September 10th, 2008
04:00 PM ET
6 years ago

A call to arms in the battlegrounds

To see CNN's entire electoral map visit CNN.com's election center.
To see CNN's entire electoral map visit CNN.com's election center.

(CNN) – Sure, the national polls are fun to look at - but as any political junkie will tell you, they’re only a broad-brush snapshot of voter sentiment. We don’t choose a president based on a national vote (much to Al Gore’s chagrin). It’s all about the state-by-state battle for the Electoral College. There are 50 states in the union, but at present CNN Politics lists only 8 as tossups: Florida, Michigan, Ohio, Missouri, Virginia, New Hampshire, Colorado and Nevada. Those are the states that will decide the election, and within those states, a small slice of voters will likely turn the tide.

New CNN/Opinion Research Corporation polls just out give us a snapshot of four of those states. In Michigan, polls suggest Obama has a 4 point edge with 49 percent of voter preference. In New Hampshire, he has a 6 point advantage at 51 percent, while McCain has a 4 point edge in Virginia and 5 point advantage in Missouri, with 50 percent of the vote in both states. So if the election were held today, Obama would claim 21 electoral votes, McCain 24 and put the national count at 264 – 213 in favor of Obama, with four states still up for grabs.

There are some commonalities between the states in terms of issues, but each also has its own signature concerns. And here’s where you come in. Every day for the next 8 days on American Morning, we’re going to take a state-specific look at the issues affecting voters in the battlegrounds. We’ll be joined by radio talk show hosts from each swing state – people with their fingers on the pulse of the electorate – and let them field questions of importance to our viewers.

So here’s where you come in. If you live in the battlegrounds, e-mail us about the issue that affects you most. Go to www.cnn.com/AM and follow the links to submit your question. To help us sift through them all, please put your state at the beginning in the “message” box.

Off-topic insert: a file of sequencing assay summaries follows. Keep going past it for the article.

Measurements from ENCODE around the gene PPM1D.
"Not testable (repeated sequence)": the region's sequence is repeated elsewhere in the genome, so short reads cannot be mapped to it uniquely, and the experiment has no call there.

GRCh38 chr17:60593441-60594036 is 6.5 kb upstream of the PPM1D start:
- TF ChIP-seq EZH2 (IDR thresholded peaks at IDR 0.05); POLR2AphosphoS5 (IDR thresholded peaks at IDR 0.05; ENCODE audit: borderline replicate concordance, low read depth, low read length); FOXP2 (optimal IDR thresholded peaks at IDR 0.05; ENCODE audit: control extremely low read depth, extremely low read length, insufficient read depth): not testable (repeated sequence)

So – calling all voters in the battlegrounds! This is your latest chance to be heard on CNN — part of our continuing commitment to bring you the information you need to make an informed choice on November 4.


Filed under: American Morning
September 10th, 2008
03:55 PM ET
6 years ago

CNN poll of polls: McCain ahead by one point

Sens. Obama and McCain are separated by a margin of just one point in Wednesday's CNN poll of polls.
Sens. Obama and McCain are separated by a margin of just one point in Wednesday's CNN poll of polls.

(CNN) – Sen. John McCain continues to hold onto a slim advantage in CNN’s latest poll of polls.

In Wednesday’s Poll of polls, McCain’s margin over Obama is one point, with McCain at 46 percent, Obama at 45 percent and 9 percent unsure about their choice for president.

In Tuesday’s poll of polls, the two rivals were also separated by just one point, with McCain at 47 percent and Obama at 46 percent.

"Why is the race so close? The GOP convention energized the Republican base - but it also helped solidify Democratic opposition to the GOP ticket,” CNN Polling Director Keating Holland said. “Enthusiasm grew among Democrats and Republicans after the Republican convention. Also, the favorable ratings for Obama and McCain are almost identical - and virtually unchanged from where they were in mid-August, before either party's convention began."

Wednesday’s poll of polls is composed of the following five national general election surveys: Fox News/Opinion Dynamics (September 8-9), NBC/Wall Street Journal (September 6-8), American Research Group (September 6-8), Gallup (September 7-9), and Diageo/Hotline (September 7-9).

The poll of polls does not have a sampling error.

September 10th, 2008
03:42 PM ET
6 years ago

Obama working to make Virginia blue

Obama is campaigning in Virginia.
Obama is campaigning in Virginia.

NORFOLK, Virginia (CNN) – The lipstick flap dominated national coverage of Barack Obama’s trip to Virginia, a state trending blue but so far out of reach for Democratic presidential hopefuls. It is no secret the Obama campaign is working this state hard and hoping for an upset this fall.

Obama visited Norfolk Tuesday, an area dominated by the military, to talk education reform. Monday he made his second visit since the primary season ended to southwestern Virginia, a rural slice of the state that went heavily for President Bush in 2004 and where Obama needs to improve his margins to win the state.

Watch: Michelle Obama works to court working women

“Senator Obama is a friend of coal, a friend of this region,” said Congressman Rick Boucher, a southwest Democrat whose district includes the town of Lebanon where Obama spoke.